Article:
A great civilization is not conquered from without until it has destroyed itself within.”           Will Durant

The full title reflects the paradox of this project.  On the one hand, it is a well-researched and finely crafted tale of Maya life in 1502; on the other hand, it is an apocalyptic vanity project infused with Gibson’s machismo obsessions. It opens with a tribal group of men hunting in the forest and playing lewd jokes on one of their members.  Returning to their village of thatched shelters, the men and their families are besieged by a raiding party from a nearby Maya city.  Many of them are taken captive and marched to the city.  One young hunter has hidden his wife and son in a pit and the camera follows his ordeal.  The prisoners are painted blue and taken to the top of a pyramid for ritual sacrifice.  There are some fine views of the populous ceremonial center with its red towers.  Two men are laid on a block and their hearts are extracted from their bodies.  The remarkable coincidence of a rapid solar eclipse causes the young man’s life to be spared.  The remaining captives are taken to a kind of stadium where they are allowed to run for freedom while their captors throw spears and shoot arrows at them.

Our hero manages to escape into a cornfield even though his side has been pierced.  The remainder of the film follows his headlong flight through the jungle with a group of pursuers close on his heels.  He is shot again with an arrow but still manages to keep ahead of the seasoned warriors chasing him.  He even manages to jump over a huge waterfall and make it through a sucking mud pit.  We learn that his name is Jaguar’s Paw when he shouts a challenge to the men behind him.  He kills most of them before he stumbles onto the seashore (in Costa Rica?).  There he and his two remaining pursuers are stunned to see several European ships lying offshore, and a rowboat or two on their way to the beach.  While the others are distracted, Paw runs to his village and manages to rescue his wife and child as the pit is filling with rainwater.  She has just given birth in the water.  Miraculously healed, he and his family slip off into the forest to start a new life.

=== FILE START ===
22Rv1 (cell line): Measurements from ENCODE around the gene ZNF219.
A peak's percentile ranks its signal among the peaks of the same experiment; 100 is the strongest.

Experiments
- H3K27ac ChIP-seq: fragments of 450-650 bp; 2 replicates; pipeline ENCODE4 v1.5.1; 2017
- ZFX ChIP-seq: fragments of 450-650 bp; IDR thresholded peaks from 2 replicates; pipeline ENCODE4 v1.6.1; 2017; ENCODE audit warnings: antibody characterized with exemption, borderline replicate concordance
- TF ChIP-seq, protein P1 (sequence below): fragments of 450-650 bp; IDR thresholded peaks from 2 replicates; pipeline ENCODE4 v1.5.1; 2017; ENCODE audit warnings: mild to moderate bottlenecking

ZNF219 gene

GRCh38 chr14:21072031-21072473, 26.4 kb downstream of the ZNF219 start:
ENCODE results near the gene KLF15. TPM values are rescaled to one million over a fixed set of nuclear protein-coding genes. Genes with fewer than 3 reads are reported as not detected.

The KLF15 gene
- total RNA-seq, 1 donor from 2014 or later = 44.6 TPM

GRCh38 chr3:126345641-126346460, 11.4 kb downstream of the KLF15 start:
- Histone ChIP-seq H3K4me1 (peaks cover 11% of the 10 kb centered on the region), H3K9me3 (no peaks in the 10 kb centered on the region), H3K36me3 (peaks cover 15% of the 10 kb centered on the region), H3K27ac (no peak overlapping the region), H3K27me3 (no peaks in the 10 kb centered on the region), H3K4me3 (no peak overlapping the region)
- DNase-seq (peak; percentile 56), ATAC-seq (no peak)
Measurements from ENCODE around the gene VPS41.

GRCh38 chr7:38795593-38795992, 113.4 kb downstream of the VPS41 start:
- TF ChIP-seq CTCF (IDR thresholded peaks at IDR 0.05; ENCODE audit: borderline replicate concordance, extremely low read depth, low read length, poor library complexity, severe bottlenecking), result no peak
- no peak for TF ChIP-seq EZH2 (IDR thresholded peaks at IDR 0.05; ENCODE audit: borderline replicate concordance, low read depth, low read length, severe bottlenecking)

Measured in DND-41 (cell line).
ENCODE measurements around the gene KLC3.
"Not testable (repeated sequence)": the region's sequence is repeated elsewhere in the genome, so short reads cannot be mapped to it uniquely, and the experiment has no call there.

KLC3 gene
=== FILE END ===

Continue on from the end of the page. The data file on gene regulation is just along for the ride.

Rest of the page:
The documentary on the DVD accentuates the paradox.  There is much attention to the authenticity of the sets, costumes, and make-up; but when Gibson provides commentary there is a feeling of a bunch of guys making an action-adventure film in the jungle.  Most of the filming was done in Mexico.

Talking with some people of Mayan heritage in Guatemala in 2010, I learned that there was general admiration for the portrait of ancient Maya life but there were some reservations.  One guide told us that the film is set roughly in the time of the Teotihuacano invasion, roughly the 4th century AD, and expressed some contempt for the anachronism of the Spanish ships appearing off the coast at the end of the movie.  My notes, however, say that it is set in 1502.  This matter will bear some further attention. More recently, I have heard reports of Maya people who felt the film was inaccurate and insulting.

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